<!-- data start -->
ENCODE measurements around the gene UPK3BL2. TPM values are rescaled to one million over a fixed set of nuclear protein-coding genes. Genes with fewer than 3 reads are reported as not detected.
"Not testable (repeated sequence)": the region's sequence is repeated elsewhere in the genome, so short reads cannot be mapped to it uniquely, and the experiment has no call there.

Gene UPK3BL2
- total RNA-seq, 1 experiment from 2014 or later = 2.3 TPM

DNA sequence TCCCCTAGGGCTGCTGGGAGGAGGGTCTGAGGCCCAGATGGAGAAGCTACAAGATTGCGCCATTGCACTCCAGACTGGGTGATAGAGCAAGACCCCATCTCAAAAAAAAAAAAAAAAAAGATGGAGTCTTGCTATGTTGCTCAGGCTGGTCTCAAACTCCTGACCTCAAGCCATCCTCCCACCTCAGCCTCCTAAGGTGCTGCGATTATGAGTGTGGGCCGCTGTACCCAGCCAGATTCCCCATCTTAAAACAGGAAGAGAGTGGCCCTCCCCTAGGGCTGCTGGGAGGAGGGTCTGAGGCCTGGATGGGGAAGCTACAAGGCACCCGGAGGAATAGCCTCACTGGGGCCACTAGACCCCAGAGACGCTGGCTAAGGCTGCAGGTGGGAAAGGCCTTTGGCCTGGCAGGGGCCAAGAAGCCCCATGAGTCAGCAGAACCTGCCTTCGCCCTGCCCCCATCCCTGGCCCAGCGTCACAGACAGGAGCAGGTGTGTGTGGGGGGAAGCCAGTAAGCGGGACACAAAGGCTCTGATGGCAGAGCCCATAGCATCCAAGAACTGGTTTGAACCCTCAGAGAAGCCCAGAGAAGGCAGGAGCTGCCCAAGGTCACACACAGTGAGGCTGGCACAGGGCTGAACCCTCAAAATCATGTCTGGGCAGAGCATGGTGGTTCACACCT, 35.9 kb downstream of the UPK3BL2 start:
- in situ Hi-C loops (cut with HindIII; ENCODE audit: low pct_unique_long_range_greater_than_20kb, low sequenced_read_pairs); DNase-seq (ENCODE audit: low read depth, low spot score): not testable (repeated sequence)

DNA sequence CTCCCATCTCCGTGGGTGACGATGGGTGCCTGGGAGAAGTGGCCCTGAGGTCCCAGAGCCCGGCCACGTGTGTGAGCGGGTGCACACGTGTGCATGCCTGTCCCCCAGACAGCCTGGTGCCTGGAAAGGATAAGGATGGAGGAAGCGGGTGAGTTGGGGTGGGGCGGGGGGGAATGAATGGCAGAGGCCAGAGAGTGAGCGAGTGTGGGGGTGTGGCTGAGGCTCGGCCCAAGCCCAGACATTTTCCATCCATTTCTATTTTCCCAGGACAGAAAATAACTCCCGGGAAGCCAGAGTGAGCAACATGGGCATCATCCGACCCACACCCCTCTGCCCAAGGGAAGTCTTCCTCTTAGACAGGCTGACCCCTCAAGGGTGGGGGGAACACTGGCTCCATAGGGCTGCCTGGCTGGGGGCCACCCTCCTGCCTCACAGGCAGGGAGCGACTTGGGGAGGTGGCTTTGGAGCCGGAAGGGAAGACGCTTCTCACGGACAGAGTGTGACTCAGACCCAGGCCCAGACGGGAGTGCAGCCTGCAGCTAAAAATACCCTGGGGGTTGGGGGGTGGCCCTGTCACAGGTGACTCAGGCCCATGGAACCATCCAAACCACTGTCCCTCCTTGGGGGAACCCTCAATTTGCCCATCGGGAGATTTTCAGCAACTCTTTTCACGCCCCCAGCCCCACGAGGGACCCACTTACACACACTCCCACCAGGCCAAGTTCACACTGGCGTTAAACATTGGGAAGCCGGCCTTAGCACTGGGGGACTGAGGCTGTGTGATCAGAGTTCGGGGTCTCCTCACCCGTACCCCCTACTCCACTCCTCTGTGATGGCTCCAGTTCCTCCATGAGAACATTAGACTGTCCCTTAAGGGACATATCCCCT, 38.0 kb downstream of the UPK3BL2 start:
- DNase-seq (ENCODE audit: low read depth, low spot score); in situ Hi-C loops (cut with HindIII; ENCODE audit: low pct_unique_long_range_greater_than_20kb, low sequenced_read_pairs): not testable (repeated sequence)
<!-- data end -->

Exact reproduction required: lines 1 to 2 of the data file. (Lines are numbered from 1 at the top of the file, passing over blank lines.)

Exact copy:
ENCODE measurements around the gene UPK3BL2. TPM values are rescaled to one million over a fixed set of nuclear protein-coding genes. Genes with fewer than 3 reads are reported as not detected.
"Not testable (repeated sequence)": the region's sequence is repeated elsewhere in the genome, so short reads cannot be mapped to it uniquely, and the experiment has no call there.